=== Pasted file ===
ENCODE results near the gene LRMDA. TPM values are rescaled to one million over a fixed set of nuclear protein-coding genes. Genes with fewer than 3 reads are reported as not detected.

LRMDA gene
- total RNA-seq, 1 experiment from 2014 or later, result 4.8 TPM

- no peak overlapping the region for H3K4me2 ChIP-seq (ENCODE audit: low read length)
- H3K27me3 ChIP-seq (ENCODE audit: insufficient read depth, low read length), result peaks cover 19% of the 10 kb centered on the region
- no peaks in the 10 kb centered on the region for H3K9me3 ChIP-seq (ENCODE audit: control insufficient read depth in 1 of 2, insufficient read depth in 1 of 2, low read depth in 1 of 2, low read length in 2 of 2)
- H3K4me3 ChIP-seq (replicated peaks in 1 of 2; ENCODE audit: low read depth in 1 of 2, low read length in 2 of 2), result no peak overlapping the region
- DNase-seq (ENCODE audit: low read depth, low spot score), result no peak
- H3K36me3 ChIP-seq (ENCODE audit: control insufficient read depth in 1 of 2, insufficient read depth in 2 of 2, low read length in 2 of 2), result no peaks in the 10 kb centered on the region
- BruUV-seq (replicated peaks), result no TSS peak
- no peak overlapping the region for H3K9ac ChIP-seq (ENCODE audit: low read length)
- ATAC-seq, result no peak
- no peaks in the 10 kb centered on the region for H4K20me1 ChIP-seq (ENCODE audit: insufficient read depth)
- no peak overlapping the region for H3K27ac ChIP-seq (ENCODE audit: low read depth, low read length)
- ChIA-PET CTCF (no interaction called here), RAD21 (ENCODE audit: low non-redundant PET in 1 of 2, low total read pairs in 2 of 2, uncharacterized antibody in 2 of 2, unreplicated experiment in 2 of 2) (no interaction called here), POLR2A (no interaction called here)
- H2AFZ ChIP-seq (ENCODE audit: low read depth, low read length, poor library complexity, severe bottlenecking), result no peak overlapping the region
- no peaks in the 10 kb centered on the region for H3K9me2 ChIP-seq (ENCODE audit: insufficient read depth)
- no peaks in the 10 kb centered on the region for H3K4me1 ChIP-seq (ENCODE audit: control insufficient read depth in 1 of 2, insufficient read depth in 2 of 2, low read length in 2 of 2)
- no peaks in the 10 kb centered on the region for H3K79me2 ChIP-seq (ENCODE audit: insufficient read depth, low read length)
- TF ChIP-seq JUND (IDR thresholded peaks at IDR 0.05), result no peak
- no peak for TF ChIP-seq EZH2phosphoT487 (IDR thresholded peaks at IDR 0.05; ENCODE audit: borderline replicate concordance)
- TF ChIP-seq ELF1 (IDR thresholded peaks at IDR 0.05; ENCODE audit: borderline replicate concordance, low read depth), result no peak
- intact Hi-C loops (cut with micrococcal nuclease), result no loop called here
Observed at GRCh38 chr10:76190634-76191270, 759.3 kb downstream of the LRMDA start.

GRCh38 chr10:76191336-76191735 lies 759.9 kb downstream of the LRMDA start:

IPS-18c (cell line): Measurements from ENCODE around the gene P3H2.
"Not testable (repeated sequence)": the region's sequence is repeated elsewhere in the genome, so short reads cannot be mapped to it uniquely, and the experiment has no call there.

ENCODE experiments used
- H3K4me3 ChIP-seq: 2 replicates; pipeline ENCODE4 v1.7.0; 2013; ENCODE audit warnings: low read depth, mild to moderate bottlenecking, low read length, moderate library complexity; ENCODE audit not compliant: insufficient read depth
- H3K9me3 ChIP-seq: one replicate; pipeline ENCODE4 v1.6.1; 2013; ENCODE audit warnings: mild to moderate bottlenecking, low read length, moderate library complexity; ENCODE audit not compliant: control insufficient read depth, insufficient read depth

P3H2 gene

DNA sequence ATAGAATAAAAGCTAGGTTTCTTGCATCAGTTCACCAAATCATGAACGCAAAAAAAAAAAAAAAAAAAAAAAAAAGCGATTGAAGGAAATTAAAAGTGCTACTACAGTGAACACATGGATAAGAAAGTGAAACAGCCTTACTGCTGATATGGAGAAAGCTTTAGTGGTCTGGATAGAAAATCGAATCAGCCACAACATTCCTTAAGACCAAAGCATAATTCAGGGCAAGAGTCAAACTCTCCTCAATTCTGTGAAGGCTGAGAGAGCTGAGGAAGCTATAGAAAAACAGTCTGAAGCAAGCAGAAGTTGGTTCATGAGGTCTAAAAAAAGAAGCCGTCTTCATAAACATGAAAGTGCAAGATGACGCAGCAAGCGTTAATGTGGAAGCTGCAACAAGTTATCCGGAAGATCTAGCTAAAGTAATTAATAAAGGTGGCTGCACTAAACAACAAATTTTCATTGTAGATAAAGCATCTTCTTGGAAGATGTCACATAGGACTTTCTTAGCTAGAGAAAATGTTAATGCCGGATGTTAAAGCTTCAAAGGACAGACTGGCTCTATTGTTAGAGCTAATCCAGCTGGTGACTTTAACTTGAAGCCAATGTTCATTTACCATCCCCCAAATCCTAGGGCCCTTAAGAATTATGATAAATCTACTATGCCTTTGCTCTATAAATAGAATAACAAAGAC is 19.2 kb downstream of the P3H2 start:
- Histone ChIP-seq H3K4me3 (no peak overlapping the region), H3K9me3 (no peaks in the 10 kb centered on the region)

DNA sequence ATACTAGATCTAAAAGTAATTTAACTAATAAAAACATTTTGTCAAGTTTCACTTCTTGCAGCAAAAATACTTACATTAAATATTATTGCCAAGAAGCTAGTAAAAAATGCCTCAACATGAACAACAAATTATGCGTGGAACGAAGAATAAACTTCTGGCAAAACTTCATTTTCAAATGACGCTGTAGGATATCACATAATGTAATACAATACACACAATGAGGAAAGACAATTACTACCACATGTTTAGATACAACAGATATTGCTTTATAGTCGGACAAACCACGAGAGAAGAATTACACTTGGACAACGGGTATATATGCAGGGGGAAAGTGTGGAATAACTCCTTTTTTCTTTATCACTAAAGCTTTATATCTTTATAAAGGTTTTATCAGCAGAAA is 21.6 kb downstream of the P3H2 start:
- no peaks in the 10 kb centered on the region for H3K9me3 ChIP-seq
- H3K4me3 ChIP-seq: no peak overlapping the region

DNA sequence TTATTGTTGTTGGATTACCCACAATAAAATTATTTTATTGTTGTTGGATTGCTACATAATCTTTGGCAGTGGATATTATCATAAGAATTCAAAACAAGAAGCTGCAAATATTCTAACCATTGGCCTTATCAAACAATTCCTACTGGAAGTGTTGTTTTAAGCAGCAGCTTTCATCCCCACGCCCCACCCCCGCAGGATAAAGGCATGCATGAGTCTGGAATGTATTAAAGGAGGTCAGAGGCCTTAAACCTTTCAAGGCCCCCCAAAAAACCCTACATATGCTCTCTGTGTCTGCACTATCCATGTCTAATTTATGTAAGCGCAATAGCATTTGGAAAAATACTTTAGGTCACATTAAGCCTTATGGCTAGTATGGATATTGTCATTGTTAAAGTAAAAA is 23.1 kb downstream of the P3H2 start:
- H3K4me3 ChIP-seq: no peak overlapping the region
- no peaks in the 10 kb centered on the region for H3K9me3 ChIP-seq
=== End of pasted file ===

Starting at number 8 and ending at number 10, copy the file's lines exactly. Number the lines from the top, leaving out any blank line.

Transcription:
- DNase-seq (ENCODE audit: low read depth, low spot score), result no peak
- H3K36me3 ChIP-seq (ENCODE audit: control insufficient read depth in 1 of 2, insufficient read depth in 2 of 2, low read length in 2 of 2), result no peaks in the 10 kb centered on the region
- BruUV-seq (replicated peaks), result no TSS peak